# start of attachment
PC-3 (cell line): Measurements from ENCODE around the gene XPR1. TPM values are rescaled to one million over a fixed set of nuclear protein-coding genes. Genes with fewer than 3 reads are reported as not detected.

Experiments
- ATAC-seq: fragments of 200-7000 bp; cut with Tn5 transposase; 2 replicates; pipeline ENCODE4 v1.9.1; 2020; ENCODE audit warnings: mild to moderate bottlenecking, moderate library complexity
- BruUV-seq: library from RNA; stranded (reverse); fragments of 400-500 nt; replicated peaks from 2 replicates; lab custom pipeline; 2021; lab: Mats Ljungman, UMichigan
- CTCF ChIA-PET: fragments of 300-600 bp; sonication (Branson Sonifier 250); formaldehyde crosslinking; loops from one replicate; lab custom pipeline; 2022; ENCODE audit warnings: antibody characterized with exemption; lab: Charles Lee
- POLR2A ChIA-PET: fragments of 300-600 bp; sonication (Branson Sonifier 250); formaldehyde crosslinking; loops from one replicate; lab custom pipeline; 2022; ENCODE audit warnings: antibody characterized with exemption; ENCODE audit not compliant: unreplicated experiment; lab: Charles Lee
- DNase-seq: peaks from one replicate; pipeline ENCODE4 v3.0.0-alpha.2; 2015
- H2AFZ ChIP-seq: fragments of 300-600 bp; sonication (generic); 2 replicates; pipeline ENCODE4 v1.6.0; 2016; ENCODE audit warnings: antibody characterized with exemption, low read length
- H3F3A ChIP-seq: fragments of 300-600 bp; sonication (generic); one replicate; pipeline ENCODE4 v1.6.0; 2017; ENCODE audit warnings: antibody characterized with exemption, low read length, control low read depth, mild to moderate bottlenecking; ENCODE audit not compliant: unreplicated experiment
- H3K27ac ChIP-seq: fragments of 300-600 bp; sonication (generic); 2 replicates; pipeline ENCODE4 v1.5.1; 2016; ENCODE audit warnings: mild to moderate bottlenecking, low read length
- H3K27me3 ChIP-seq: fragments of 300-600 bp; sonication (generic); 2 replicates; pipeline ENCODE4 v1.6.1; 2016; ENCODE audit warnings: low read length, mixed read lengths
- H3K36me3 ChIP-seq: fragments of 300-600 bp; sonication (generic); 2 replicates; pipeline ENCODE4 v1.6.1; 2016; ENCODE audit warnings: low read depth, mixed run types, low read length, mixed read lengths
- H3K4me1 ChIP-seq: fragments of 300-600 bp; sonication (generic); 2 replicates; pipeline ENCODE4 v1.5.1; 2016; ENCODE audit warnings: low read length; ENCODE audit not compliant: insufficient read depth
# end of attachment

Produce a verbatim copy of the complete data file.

PC-3 (cell line): Measurements from ENCODE around the gene XPR1. TPM values are rescaled to one million over a fixed set of nuclear protein-coding genes. Genes with fewer than 3 reads are reported as not detected.

Experiments
- ATAC-seq: fragments of 200-7000 bp; cut with Tn5 transposase; 2 replicates; pipeline ENCODE4 v1.9.1; 2020; ENCODE audit warnings: mild to moderate bottlenecking, moderate library complexity
- BruUV-seq: library from RNA; stranded (reverse); fragments of 400-500 nt; replicated peaks from 2 replicates; lab custom pipeline; 2021; lab: Mats Ljungman, UMichigan
- CTCF ChIA-PET: fragments of 300-600 bp; sonication (Branson Sonifier 250); formaldehyde crosslinking; loops from one replicate; lab custom pipeline; 2022; ENCODE audit warnings: antibody characterized with exemption; lab: Charles Lee
- POLR2A ChIA-PET: fragments of 300-600 bp; sonication (Branson Sonifier 250); formaldehyde crosslinking; loops from one replicate; lab custom pipeline; 2022; ENCODE audit warnings: antibody characterized with exemption; ENCODE audit not compliant: unreplicated experiment; lab: Charles Lee
- DNase-seq: peaks from one replicate; pipeline ENCODE4 v3.0.0-alpha.2; 2015
- H2AFZ ChIP-seq: fragments of 300-600 bp; sonication (generic); 2 replicates; pipeline ENCODE4 v1.6.0; 2016; ENCODE audit warnings: antibody characterized with exemption, low read length
- H3F3A ChIP-seq: fragments of 300-600 bp; sonication (generic); one replicate; pipeline ENCODE4 v1.6.0; 2017; ENCODE audit warnings: antibody characterized with exemption, low read length, control low read depth, mild to moderate bottlenecking; ENCODE audit not compliant: unreplicated experiment
- H3K27ac ChIP-seq: fragments of 300-600 bp; sonication (generic); 2 replicates; pipeline ENCODE4 v1.5.1; 2016; ENCODE audit warnings: mild to moderate bottlenecking, low read length
- H3K27me3 ChIP-seq: fragments of 300-600 bp; sonication (generic); 2 replicates; pipeline ENCODE4 v1.6.1; 2016; ENCODE audit warnings: low read length, mixed read lengths
- H3K36me3 ChIP-seq: fragments of 300-600 bp; sonication (generic); 2 replicates; pipeline ENCODE4 v1.6.1; 2016; ENCODE audit warnings: low read depth, mixed run types, low read length, mixed read lengths
- H3K4me1 ChIP-seq: fragments of 300-600 bp; sonication (generic); 2 replicates; pipeline ENCODE4 v1.5.1; 2016; ENCODE audit warnings: low read length; ENCODE audit not compliant: insufficient read depth